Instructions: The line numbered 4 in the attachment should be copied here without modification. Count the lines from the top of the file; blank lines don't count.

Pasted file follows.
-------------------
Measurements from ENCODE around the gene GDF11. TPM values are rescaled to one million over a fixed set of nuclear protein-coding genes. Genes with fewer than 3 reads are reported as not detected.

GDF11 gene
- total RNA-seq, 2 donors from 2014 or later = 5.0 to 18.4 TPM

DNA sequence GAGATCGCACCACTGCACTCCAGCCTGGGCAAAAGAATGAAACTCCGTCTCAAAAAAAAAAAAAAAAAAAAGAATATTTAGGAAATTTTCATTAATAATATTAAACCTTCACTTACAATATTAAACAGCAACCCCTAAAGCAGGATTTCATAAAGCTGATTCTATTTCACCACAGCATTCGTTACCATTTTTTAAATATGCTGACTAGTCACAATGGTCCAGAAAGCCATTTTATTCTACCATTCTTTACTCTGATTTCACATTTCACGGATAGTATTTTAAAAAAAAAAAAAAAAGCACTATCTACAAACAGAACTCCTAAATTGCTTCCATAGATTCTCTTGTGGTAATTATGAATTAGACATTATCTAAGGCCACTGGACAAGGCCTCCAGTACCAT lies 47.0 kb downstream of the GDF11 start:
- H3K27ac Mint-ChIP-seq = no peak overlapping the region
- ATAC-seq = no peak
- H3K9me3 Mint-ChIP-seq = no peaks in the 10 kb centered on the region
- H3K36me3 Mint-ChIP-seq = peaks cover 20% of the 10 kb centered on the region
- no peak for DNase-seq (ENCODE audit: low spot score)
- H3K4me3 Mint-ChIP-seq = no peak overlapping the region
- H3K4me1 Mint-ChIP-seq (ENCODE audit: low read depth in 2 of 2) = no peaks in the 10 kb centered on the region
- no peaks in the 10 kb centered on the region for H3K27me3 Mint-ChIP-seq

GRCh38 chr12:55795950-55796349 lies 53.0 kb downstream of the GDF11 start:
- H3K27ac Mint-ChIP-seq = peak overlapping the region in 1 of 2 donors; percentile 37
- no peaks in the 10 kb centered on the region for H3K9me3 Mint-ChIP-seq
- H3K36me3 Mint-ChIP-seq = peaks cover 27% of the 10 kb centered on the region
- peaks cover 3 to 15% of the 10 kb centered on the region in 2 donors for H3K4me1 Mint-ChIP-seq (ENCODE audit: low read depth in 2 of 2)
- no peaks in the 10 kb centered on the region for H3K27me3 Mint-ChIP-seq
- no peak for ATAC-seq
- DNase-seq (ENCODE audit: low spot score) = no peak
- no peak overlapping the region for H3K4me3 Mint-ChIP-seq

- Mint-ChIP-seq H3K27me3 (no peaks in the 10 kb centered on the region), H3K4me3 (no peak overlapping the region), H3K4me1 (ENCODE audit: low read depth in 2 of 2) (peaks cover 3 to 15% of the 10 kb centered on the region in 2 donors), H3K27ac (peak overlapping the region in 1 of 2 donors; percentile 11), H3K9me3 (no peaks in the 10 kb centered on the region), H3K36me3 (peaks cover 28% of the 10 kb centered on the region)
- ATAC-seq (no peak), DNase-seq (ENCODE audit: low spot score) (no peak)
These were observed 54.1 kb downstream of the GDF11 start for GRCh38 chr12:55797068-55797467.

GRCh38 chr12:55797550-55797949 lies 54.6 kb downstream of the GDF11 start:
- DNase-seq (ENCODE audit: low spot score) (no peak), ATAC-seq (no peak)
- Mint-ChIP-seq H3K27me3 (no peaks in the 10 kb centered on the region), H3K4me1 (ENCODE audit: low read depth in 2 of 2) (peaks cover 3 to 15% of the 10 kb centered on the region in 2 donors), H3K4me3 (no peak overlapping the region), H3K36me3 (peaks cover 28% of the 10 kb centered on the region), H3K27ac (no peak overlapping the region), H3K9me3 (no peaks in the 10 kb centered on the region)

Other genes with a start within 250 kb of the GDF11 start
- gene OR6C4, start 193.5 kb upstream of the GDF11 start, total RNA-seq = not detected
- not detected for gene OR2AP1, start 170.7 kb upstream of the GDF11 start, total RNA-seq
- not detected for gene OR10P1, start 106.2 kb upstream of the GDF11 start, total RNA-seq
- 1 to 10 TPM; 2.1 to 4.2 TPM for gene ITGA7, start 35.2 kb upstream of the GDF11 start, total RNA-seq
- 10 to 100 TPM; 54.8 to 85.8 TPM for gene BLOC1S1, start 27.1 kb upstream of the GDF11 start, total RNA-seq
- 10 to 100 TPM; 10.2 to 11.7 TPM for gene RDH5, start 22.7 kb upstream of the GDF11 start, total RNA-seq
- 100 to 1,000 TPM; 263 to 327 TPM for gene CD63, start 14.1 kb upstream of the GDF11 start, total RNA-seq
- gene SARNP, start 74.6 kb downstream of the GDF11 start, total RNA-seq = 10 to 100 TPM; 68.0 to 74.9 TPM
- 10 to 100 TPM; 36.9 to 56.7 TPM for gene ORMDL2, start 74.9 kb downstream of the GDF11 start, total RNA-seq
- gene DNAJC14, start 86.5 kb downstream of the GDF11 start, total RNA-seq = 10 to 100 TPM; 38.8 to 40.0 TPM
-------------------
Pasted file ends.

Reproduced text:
DNA sequence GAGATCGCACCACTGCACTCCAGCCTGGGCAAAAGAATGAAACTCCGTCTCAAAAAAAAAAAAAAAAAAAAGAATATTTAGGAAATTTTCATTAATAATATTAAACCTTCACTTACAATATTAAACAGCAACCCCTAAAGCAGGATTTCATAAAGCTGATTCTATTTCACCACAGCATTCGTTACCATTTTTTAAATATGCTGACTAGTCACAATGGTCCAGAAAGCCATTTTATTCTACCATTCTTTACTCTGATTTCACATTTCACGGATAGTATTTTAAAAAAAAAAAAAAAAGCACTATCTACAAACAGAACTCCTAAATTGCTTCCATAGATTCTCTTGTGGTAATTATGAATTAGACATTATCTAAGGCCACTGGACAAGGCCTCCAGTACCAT lies 47.0 kb downstream of the GDF11 start: